Walt Doran grew up in Santa Fe, New Mexico, and among his family friends were legendary Indian traders. He spent a great deal of time in their galleries, admiring the painstaking workmanship in the old pawn jewelry. His youthful curiousity about the jewelry led him to Frank Turley's blacksmithing school with the express purpose of learning to make silversmithing tools. Turley taught him to manufacture repousse dies, chasing tools and relief stamps, all with traditional, old-style blacksmithing techniques.
Upon graduating, Doran moved north to the village of Santa Cruz and opened his own forge with the intention of doing "art" ironwork. However, the first day he opened his doors he found a line of farmers waiting, with plowshares, spud bars and other implements in need of repair. It had been thirty-five years since there had been a blacksmith in the community. This surprised Doran, but it wound up being relevant to what he eventually did, make silversmithing tools.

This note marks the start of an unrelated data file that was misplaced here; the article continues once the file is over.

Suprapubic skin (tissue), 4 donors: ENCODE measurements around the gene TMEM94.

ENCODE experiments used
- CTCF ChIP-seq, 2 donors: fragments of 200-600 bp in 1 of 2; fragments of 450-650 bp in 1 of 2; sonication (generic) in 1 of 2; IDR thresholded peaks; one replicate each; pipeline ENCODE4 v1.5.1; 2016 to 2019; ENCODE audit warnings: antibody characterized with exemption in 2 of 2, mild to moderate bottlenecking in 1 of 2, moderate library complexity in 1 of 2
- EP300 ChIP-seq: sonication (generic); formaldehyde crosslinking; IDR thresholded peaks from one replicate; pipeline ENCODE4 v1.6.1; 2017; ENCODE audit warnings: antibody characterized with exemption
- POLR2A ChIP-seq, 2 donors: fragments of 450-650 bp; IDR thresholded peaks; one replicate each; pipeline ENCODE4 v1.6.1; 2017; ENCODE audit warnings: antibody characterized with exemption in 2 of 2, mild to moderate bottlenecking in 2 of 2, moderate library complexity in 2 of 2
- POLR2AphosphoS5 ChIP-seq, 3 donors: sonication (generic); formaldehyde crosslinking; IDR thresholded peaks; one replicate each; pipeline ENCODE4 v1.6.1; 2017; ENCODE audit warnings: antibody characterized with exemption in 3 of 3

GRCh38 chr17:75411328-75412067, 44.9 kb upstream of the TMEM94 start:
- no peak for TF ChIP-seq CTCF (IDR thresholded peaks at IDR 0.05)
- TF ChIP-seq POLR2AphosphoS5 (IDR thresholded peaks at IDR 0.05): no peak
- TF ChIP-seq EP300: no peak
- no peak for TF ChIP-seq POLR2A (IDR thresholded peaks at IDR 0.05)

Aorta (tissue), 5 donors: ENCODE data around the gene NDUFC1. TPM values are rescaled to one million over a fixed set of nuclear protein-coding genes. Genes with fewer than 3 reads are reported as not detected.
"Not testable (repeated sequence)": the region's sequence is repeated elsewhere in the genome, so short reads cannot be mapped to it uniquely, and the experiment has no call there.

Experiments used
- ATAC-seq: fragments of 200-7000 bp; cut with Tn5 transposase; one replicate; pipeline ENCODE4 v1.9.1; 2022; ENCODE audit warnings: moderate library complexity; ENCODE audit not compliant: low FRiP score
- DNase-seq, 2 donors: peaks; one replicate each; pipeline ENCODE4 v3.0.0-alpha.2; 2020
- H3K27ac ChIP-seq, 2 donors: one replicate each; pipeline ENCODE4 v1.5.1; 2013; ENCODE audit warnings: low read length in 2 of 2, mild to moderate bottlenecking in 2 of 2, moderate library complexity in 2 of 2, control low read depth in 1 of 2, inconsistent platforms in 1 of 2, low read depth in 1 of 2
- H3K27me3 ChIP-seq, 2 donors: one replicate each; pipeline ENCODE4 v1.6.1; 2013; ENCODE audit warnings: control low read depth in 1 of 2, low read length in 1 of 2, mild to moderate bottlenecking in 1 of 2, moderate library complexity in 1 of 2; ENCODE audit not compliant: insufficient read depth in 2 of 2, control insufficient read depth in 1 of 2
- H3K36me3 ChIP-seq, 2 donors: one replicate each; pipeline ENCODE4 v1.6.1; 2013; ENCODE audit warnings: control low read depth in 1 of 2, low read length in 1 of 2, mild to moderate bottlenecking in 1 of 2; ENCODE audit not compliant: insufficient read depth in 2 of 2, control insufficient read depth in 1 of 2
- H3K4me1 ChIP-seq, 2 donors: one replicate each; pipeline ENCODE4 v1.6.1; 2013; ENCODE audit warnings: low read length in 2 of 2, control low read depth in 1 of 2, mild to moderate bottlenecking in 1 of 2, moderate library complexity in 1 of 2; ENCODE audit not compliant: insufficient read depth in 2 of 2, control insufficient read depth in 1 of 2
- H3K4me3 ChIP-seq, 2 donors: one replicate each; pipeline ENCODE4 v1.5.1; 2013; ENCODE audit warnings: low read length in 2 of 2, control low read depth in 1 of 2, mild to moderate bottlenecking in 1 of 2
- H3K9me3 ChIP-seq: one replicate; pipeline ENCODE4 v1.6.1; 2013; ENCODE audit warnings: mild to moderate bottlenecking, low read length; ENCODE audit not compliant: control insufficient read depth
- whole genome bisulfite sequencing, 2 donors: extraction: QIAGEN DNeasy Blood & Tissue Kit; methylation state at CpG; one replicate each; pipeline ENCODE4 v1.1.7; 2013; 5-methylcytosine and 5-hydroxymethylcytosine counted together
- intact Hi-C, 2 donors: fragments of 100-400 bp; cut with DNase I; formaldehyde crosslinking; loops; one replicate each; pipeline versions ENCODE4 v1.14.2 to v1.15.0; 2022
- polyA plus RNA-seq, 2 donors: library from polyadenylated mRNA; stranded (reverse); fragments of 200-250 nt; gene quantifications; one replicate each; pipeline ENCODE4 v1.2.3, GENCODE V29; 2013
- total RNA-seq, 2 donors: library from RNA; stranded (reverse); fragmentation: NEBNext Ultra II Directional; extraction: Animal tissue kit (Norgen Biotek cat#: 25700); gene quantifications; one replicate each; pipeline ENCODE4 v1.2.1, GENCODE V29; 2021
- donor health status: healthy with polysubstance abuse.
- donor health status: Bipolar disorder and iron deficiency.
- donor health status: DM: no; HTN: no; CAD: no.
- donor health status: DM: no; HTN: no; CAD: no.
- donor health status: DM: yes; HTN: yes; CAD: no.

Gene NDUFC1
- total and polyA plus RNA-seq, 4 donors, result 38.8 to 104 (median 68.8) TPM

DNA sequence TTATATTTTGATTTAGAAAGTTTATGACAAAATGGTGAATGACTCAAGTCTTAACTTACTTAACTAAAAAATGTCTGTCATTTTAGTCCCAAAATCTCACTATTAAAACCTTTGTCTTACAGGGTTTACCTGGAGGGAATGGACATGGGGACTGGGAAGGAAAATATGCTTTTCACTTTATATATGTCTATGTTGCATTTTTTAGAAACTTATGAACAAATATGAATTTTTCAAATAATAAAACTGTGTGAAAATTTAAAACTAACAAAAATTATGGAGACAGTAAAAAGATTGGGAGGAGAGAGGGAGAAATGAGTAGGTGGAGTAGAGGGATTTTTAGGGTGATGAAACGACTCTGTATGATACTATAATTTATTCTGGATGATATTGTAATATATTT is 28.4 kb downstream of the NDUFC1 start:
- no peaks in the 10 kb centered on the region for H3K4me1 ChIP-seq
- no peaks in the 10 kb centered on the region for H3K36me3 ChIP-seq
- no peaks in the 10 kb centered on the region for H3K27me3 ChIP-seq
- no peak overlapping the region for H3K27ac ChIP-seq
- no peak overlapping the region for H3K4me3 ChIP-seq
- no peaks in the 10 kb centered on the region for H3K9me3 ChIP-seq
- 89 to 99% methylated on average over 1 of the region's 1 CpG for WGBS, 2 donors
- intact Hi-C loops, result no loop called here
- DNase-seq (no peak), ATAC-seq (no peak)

In 1974, after moving back to Santa Fe, he and some friends set up a forge and silversmithing shop. Doran began to take up silversmithing as well. He then moved to Pecos, New Mexico, and continued smithing, working on ranches in the summer months and making jewelry in the winter.
With his groundwork firmly established, he left for Europe in 1978. It was there that he created what is perhaps the most important feature of his design sensibility, which was to add finesse and high polish to the honest style he had forged at home.
Walt Doran's silverwork has been shown in galleries nationwide since the early 1980's. Most of his designs are heavily influenced by traditional Hopi, Navajo, Northern Plains and Spanish Colonial design.
Doran feels that the most important trend in modern silverwork must be that it has returned to a basic ancient purpose; it must be significant, deeply personal and a totally solemn outward mark of an interior intention.